Madden and the rest of the Ornana Films crew hit the streets on Friday night and Saturday afternoon to promote euphonia's world premiere. Director Danny Madden, taking cues from a scene from the movie, plays bucket drums spray-painted with details about the Saturday-night screening on the corner of Brazos and Sixth streets.
Some passers-by mistake Madden for a regular street performer. He looks the part as he wears a snowflake-pattern thrift-shop jacket while banging buckets and pans on a street corner. As he bangs away, producers Jim Cummings and Benjamin Wiessner strike up conversations with the onlookers before handing them promotional fliers that they crafted in their hotel room. Wiessner says that euphonia didn't have a set budget, but likely cost less than $1,000. "We paid more to come to SXSW than for the film," he says.
Madden calls his brother Will, euphonia's lead actor who is currently in London, two hours before the screening the following afternoon. They talk for five minutes. He says that Will's big ear - a feature on one of the promotional stills - is all over everyone's phones and laptops throughout Austin. Although he doesn't embrace technology in the way so many SXSW-goers cling to their devices, it's interesting to hear them bond through a cell phone.
As we make the trek moments later to the Rollins Theatre at the Long Center, the Ornana crew tells me that producer Ben Wiessner has agreed to eat 100 tacos while in Austin if they manage to sell out the 250-capacity venue. They're serious about filmmaking, but remain relaxed as the show approaches. Madden, a self-described "control freak," is worried about the soundcheck, the lighting, and other logistics. These are the things he can control. Who shows up is out of his hands.
The screening draws around 150 people, with most sticking around to hear Madden deconstruct the movie's concepts. It goes smoothly, and has received early favorable reviews, though Madden points out that the sound was quieter than he wanted. One person walks out, too, which he says was noticeable enough to distract the audience during a subtle-but-pivotal moment in the film. After they finish with the premiere, the crew debriefs and lays out a game plan for the final two screenings, which take place tomorrow at 11 a.m. and Wednesday at 4:30 p.m.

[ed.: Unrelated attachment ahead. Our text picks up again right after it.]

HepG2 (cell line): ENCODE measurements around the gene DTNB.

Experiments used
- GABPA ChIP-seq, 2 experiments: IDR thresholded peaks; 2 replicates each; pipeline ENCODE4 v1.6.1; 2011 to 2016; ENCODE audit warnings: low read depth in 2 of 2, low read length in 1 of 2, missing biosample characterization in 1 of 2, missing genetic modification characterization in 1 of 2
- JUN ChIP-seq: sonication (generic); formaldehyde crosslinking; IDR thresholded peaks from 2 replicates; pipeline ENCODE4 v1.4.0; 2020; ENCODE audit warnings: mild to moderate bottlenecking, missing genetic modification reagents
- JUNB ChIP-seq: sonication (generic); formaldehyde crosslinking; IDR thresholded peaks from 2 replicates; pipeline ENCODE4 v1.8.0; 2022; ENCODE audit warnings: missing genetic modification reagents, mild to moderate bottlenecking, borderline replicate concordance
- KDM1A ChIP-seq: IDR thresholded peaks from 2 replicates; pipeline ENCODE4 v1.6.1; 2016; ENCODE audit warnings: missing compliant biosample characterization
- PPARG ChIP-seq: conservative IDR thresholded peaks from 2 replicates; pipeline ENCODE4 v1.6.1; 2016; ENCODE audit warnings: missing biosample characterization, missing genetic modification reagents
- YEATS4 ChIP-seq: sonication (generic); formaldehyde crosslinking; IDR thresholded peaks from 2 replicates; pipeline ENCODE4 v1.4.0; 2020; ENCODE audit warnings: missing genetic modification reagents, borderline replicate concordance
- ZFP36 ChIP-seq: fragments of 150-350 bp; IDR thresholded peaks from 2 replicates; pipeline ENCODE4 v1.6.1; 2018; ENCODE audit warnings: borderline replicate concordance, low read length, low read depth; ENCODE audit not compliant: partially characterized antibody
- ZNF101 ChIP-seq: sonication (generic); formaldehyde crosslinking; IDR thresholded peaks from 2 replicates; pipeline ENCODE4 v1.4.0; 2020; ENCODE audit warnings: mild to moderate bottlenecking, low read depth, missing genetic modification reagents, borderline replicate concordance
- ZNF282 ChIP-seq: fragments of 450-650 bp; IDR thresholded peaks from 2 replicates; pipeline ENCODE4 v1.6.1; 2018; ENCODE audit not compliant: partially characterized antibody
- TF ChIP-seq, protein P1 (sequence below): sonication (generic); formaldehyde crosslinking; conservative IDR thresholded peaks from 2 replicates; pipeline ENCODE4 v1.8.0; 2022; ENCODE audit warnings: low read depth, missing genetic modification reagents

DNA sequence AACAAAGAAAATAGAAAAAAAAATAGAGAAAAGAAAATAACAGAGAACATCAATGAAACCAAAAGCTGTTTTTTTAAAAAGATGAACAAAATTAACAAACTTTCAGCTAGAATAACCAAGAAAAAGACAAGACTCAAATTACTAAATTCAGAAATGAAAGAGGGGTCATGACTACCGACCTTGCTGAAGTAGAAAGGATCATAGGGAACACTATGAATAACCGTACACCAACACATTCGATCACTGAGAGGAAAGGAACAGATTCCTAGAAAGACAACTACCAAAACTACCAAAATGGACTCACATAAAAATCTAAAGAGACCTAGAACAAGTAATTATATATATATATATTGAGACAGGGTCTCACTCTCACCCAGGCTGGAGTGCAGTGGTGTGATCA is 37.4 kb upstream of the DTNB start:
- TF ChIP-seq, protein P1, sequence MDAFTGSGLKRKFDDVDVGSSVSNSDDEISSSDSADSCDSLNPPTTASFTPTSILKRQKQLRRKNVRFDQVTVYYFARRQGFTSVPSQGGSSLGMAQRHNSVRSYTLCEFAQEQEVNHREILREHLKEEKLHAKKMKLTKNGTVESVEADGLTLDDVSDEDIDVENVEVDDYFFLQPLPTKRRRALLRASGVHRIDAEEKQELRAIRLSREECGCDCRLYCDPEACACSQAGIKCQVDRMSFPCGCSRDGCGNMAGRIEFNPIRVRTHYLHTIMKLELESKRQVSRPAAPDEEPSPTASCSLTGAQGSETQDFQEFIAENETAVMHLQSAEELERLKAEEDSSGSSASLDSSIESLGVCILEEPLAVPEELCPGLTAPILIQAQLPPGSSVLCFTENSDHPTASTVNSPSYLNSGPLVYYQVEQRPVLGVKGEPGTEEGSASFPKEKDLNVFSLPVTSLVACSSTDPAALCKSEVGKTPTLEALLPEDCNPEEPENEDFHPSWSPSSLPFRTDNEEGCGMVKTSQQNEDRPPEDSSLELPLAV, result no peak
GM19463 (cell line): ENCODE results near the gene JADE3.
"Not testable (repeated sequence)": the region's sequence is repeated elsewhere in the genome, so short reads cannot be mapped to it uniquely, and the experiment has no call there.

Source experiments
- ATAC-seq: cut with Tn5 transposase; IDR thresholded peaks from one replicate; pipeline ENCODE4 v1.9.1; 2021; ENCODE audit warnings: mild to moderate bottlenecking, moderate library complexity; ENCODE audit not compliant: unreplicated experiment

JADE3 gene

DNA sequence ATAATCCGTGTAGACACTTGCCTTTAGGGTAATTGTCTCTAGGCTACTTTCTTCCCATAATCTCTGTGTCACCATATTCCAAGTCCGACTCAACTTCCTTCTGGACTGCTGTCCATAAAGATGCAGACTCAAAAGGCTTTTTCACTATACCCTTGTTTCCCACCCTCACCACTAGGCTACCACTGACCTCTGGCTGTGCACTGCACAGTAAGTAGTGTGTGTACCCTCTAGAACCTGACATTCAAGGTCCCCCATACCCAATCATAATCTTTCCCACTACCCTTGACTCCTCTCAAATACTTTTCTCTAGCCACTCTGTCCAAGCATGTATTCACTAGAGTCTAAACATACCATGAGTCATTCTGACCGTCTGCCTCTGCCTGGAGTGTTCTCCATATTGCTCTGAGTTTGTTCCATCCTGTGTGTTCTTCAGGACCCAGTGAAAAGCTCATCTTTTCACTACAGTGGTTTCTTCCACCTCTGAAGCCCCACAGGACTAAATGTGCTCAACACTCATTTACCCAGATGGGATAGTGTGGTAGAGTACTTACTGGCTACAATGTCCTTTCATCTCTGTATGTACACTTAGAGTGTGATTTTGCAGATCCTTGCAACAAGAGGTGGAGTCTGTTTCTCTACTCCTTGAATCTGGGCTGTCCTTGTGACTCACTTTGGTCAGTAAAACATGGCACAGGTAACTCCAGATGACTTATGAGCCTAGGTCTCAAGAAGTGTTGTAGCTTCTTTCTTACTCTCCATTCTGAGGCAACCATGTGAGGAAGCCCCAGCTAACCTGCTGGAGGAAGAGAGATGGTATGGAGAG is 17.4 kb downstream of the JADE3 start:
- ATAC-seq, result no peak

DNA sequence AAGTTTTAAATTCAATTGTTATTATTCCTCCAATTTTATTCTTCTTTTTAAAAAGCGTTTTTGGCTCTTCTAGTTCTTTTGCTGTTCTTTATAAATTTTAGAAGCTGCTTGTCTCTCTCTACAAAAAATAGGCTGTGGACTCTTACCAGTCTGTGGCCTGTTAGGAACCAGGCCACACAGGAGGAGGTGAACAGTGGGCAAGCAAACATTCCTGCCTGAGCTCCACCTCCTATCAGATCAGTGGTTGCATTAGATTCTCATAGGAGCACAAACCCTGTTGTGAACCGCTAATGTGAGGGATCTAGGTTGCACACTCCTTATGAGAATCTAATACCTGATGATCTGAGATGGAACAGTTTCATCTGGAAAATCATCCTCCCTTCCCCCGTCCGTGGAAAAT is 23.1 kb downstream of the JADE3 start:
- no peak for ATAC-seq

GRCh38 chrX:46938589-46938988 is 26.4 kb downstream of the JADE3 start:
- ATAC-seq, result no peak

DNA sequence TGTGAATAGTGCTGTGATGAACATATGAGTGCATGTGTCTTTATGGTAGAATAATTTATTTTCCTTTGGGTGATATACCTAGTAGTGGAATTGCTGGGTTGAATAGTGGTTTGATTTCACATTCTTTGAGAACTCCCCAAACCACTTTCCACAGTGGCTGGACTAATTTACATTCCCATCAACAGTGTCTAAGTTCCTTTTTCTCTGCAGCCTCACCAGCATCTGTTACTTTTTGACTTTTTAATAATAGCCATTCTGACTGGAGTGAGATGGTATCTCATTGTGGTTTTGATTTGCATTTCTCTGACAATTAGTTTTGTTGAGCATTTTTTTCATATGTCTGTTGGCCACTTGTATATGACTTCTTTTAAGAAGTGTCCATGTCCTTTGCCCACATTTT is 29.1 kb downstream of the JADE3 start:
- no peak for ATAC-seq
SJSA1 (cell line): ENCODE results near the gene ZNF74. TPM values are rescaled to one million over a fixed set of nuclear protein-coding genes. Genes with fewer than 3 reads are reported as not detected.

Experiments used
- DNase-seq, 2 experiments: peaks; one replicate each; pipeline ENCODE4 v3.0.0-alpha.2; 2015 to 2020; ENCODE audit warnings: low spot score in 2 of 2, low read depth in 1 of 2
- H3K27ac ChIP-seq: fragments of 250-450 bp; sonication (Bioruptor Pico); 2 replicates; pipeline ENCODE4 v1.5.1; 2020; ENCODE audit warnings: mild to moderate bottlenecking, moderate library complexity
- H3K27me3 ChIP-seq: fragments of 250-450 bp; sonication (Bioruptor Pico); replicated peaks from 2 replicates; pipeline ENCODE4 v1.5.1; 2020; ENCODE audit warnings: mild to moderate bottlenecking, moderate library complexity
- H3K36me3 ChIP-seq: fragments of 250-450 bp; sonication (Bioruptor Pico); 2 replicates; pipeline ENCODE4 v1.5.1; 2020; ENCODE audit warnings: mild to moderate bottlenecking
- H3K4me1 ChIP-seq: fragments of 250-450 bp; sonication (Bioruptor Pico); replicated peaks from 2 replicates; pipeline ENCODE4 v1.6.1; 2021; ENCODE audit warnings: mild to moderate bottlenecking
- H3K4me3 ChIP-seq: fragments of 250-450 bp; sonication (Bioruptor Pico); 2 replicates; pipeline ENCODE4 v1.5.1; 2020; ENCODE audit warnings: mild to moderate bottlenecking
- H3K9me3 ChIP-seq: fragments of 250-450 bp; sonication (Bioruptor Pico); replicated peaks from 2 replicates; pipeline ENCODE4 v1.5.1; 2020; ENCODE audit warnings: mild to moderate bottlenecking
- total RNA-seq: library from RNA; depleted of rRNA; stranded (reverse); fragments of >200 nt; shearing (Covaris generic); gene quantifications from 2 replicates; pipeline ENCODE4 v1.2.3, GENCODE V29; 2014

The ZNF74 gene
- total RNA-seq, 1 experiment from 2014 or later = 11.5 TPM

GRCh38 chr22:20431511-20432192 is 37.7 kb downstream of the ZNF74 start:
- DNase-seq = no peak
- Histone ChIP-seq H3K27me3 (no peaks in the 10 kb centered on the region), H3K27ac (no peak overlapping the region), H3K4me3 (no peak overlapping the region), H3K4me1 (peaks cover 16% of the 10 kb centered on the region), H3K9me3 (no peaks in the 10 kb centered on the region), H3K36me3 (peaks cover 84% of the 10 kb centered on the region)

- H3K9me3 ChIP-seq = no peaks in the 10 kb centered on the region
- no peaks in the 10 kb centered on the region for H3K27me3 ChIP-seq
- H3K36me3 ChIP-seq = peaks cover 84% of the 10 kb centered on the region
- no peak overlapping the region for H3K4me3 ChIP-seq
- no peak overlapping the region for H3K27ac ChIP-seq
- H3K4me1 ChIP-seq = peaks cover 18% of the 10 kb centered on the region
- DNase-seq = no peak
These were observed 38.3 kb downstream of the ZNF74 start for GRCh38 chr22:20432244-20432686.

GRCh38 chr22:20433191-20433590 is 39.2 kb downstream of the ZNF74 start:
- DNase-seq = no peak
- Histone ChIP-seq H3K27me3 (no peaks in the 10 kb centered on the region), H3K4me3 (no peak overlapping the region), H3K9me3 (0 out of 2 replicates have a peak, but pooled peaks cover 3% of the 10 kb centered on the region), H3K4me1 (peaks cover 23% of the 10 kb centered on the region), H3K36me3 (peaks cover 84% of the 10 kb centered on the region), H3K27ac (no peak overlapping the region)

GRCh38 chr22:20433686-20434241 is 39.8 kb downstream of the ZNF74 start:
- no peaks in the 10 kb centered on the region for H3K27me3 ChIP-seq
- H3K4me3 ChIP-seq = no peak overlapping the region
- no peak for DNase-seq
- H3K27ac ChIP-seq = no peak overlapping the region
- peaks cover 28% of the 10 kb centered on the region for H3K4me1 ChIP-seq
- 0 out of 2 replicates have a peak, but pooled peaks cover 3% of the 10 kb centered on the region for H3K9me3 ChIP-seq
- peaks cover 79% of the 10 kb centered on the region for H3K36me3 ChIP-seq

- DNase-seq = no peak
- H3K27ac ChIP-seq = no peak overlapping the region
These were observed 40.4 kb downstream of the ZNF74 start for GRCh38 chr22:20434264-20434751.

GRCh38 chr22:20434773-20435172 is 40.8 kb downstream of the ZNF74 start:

Meanwhile, James Harris focuses Friday and Sunday on N4MD once the startup charter bus arrives in Austin. Like many other startups, Harris is a small fish at a conference that also attracts major corporations that throw money at events, exhibition spaces, and promotions. With none of that at his disposal, he dedicates a good portion of his time to shaking hands, networking, and connecting with others.
On Friday morning, he stops by the Blacks in Technology events to see some acquaintances. After greeting others and sending his first-time startups into the SXSW wilderness, he heads over to the Startup Village at the Hilton. The room is a meeting place where entrepreneurs can connect with other business-minded individuals. It also allows small companies to pitch ideas to participating corporations.
Harris sits down with Unilever executives to pitch his content-aggregating Flipboard publisher. The product combs the Internet for relevant content - say, gardening for Home Depot - and saves people time looking for such articles. It fills a need for many companies looking for editorial help, but it's not the easiest product to envision.
To explain the concept, the 46-year-old entrepreneur places four Vinylmation toy figures, which he originally bought for his daughter, onto the table during sales pitches. They seem frivolous and gimmicky at first, but they ultimately do the trick. "No one ever rejects them," he says. "One lady asked if she could keep the second."
These figures allow Harris to disarm business executives who are bombarded with an array of proposals all weekend. Gathering around his 17-inch MacBook, Harris then walks them through N4MD's platform and answers an assortment of questions. He thinks he's able to cut through the noise and feels confident that he'll hear from them in the near future. "It took N4MD two years to get the point where we can put an idea on the table and companies say, 'Yes, we need that,'" he says.
On Sunday, Harris attempts to arrange a few last-minute meetings for SXSW. Pandora, Samsung, and Flipboard are all in the works at one point or another. He'll talk to Scripps Networks - which owns HGTV, Food Network, and the Travel Channel - today for a meeting. Other impromptu conversations with companies such as AT&T and Roku happen unexpectedly as well. Before he heads back east to Atlanta, he'll try to make the most of his final day in Austin, bringing his four partners in crime along for the ride.
Dog Bite won't arrive until Wednesday, so stay tuned for more on its SXSW happenings. I'll post another update on Wednesday and will continue to tweet throughout the festival over at @MaxBlau.
To see all the installments from this year's SXSW conference, go here.
And remember, SXSW-bound Atlantans, use the #SXSWATL hashtag.
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